The online magazine Startups explains that Bulb's increase in customers is "thanks in no small part to its super-successful referral programme, which offers members credit on their account if they refer a friend or family member”.10

 

Unethical marketing examples

You can easily spot plenty of unethical marketing practices wherever you look for them. They tend to knowingly mislead consumers to increase their sales. Here are a few recent offenders.

 

Burger King

On International Women's Day 2021, Burger King's Twitter account shared a post that read: "Women belong in the kitchen." 11 This was followed up by a tweet announcing its chef training bursary programme for women.

While Burger King claims its intentions were good, using this offensive phrase as a way to announce the programme was criticised by many as a calculated ploy to appear 'controversial' and gain attention for the brand.

By using a phrase that is often weaponised to humiliate women, Burger King gave the impression that it doesn't have women's best interests at heart.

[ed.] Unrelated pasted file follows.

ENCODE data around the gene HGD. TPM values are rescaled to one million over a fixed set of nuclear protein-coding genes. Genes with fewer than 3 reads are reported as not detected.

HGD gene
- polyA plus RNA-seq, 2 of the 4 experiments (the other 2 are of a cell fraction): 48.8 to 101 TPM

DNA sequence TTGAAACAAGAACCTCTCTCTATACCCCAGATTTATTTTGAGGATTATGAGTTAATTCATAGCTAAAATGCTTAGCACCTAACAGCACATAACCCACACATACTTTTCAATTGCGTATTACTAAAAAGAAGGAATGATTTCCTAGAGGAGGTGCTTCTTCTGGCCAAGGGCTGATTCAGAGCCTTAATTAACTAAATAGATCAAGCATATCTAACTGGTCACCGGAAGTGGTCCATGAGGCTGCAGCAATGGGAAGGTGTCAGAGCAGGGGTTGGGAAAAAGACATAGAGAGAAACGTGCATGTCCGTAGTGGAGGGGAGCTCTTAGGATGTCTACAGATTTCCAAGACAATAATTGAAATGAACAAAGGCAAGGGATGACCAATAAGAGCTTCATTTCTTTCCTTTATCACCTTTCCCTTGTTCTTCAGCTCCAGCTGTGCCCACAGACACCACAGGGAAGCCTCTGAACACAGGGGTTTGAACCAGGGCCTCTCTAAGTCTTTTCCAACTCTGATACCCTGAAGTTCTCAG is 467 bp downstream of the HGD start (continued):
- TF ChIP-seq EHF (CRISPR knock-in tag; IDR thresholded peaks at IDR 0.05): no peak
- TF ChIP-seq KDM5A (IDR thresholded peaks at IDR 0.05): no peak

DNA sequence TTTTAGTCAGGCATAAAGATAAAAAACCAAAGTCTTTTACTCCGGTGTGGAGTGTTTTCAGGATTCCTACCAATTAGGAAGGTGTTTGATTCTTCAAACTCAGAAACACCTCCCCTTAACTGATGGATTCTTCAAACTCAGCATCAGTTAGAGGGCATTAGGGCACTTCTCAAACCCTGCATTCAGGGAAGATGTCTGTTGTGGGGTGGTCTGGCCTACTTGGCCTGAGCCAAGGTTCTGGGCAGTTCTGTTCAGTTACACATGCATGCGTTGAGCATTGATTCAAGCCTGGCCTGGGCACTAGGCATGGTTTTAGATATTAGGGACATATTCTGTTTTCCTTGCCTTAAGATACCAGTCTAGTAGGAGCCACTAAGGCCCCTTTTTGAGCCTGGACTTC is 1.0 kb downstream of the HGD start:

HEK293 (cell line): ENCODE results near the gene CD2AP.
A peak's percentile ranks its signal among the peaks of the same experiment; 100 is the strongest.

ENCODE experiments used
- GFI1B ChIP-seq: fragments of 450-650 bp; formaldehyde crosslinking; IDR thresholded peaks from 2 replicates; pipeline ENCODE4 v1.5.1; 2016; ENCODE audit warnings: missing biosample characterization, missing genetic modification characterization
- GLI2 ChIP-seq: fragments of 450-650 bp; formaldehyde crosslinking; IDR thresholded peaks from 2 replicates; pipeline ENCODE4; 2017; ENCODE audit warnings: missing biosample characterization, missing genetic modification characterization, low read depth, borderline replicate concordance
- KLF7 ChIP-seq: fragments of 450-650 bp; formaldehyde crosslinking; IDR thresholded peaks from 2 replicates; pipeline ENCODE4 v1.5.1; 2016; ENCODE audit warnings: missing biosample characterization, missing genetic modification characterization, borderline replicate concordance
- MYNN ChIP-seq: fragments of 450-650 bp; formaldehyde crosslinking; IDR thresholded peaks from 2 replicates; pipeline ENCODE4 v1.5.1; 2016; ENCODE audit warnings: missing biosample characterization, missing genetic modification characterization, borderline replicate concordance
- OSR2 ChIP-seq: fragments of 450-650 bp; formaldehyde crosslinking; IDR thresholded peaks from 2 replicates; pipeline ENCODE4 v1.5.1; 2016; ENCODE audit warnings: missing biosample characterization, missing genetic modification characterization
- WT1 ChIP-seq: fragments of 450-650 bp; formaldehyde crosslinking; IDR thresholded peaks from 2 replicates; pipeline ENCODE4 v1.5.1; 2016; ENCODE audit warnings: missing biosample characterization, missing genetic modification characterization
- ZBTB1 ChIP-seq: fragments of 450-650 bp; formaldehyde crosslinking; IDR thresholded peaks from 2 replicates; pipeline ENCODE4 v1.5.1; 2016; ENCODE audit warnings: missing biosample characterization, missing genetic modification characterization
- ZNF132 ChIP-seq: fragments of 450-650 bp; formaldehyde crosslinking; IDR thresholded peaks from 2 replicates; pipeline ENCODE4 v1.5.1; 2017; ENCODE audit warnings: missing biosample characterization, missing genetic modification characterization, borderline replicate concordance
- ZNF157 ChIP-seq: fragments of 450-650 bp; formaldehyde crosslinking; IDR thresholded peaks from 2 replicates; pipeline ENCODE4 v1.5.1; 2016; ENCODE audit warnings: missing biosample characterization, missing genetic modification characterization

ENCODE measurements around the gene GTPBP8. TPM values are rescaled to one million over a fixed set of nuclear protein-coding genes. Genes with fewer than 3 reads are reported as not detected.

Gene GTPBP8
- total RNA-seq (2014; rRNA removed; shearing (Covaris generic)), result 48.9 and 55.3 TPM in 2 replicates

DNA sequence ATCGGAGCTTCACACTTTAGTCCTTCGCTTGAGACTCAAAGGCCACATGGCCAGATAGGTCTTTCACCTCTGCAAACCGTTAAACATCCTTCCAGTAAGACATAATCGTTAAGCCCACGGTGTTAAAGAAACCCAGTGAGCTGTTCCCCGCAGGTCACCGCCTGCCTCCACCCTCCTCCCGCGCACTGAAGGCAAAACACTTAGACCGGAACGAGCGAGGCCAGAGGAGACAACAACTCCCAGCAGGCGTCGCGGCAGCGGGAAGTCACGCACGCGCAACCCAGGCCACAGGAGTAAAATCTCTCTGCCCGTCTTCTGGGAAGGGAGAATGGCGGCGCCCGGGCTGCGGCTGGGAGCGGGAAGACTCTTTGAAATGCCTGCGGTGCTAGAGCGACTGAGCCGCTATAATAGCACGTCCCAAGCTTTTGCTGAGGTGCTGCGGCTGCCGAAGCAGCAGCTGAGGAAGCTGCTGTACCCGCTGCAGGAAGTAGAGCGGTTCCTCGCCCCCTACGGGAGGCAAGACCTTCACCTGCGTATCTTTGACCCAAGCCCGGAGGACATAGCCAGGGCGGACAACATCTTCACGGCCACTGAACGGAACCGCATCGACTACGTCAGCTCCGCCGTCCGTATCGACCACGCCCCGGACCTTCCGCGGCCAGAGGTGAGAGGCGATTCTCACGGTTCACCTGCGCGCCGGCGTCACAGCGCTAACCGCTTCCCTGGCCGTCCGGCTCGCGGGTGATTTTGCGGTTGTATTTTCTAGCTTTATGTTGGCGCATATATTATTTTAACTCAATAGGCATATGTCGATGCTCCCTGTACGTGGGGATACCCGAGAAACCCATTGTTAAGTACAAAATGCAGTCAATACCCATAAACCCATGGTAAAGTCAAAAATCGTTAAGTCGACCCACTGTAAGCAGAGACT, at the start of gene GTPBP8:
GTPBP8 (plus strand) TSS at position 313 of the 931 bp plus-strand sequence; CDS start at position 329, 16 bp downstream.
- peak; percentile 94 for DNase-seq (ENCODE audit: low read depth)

H&M

The fast fashion industry is often criticised for its environmentally harmful practices. To combat this perception, H&M launched a clothes recycling programme, encouraging customers to drop off old clothes in return for a 15% discount on new items.

But the campaign drew accusations of greenwashing from environmentalists who raised suspicions over the plausibility of recycling such a high volume of materials.

This was coupled with criticism of the retailer's decision to burn over 12 tonnes in unsold clothing annually, despite simultaneously running the recycling campaign.12

There are many more unethical marketing examples to choose from. What unites them is evident inauthenticity and an attempt to profit from ethical causes without supporting them in action.

 

How can Moment help?

Ethical businesses have ethical working practices, and that includes the companies they choose to work with.

Moment is an ethical marketing agency which helps businesses achieve profit through sustainable and responsible practices.

We’re pleased to be progressing our ambition to become a Certified B Corporation, “a new kind of business that balances purpose and profit.” B Corps are “legally required to consider the impact of their decisions on their workers, customers, suppliers, community, and the environment.”13

What’s next?

If you’d like to adopt an ethical marketing approach, get in touch with Moment. We’ll discuss how we can best support you.

 


 

Sources

  1. Triodos
  2. Triodos
  3. Nielsen
  4. Forbes
  5. Global Fashion Agenda
  6. Experian
  7. HubSpot
  8. BBC
  9. Startups
  10.  Startups
  11.  Creative Bloq
  12.  Fashion United
  13.  B Corporation